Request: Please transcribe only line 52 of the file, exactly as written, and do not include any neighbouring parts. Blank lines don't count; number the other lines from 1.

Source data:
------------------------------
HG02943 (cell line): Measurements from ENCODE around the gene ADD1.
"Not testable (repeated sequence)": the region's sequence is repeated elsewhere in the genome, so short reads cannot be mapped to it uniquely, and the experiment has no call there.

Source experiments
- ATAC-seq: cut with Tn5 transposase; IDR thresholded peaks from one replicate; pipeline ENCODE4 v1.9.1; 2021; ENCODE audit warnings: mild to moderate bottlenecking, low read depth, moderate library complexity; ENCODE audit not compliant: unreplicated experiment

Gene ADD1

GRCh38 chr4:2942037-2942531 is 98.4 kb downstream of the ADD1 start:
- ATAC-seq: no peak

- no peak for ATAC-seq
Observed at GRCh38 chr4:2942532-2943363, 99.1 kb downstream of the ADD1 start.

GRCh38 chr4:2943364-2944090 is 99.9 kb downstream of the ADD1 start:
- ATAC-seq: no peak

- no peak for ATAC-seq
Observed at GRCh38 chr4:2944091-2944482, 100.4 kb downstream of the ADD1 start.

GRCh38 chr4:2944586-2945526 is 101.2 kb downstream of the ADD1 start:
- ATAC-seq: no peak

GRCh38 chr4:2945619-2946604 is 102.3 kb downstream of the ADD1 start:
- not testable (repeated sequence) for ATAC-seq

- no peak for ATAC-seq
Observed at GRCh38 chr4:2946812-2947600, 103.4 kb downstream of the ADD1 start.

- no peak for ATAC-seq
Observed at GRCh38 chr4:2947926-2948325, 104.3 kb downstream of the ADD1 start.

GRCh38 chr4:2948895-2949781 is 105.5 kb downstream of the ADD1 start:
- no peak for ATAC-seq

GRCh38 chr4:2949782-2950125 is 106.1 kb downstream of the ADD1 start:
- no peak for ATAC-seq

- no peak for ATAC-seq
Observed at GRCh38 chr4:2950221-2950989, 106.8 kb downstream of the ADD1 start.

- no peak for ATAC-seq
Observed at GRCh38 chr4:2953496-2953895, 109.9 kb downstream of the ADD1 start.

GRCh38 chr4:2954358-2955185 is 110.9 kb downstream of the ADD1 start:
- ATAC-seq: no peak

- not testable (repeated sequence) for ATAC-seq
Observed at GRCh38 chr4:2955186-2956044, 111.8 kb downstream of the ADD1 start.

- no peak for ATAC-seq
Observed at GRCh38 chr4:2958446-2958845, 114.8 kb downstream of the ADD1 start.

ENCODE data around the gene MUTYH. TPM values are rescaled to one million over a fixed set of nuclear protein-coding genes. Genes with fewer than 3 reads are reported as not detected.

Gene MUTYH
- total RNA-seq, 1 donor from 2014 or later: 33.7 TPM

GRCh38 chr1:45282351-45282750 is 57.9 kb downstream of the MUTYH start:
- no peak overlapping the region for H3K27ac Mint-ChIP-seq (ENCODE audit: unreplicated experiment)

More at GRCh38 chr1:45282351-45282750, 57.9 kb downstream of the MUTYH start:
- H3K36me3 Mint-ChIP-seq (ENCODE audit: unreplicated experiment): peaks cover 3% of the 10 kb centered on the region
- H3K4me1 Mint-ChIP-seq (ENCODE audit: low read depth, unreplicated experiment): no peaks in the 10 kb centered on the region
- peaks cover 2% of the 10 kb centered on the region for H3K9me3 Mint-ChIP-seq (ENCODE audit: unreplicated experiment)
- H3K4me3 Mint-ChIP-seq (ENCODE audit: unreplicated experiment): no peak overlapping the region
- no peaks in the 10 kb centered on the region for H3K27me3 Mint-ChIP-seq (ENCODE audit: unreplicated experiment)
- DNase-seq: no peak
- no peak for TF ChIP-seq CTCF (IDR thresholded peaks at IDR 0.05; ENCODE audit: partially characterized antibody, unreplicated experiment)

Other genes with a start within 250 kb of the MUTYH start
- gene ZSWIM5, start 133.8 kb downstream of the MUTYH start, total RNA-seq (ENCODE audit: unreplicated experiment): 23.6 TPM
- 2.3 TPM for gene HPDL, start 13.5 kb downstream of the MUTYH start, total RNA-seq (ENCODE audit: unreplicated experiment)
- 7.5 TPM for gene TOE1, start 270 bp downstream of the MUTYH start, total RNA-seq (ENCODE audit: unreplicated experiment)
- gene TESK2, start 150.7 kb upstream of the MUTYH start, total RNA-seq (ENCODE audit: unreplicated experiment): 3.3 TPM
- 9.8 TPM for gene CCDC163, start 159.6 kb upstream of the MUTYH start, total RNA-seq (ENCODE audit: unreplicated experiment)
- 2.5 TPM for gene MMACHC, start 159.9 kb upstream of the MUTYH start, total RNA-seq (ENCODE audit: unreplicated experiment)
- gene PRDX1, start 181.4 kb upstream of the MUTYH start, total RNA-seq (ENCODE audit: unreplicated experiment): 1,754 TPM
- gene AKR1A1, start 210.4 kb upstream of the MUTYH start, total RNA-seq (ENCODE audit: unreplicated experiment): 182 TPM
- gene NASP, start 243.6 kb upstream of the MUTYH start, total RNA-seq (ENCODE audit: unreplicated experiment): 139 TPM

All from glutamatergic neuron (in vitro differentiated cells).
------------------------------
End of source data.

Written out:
- 7.5 TPM for gene TOE1, start 270 bp downstream of the MUTYH start, total RNA-seq (ENCODE audit: unreplicated experiment)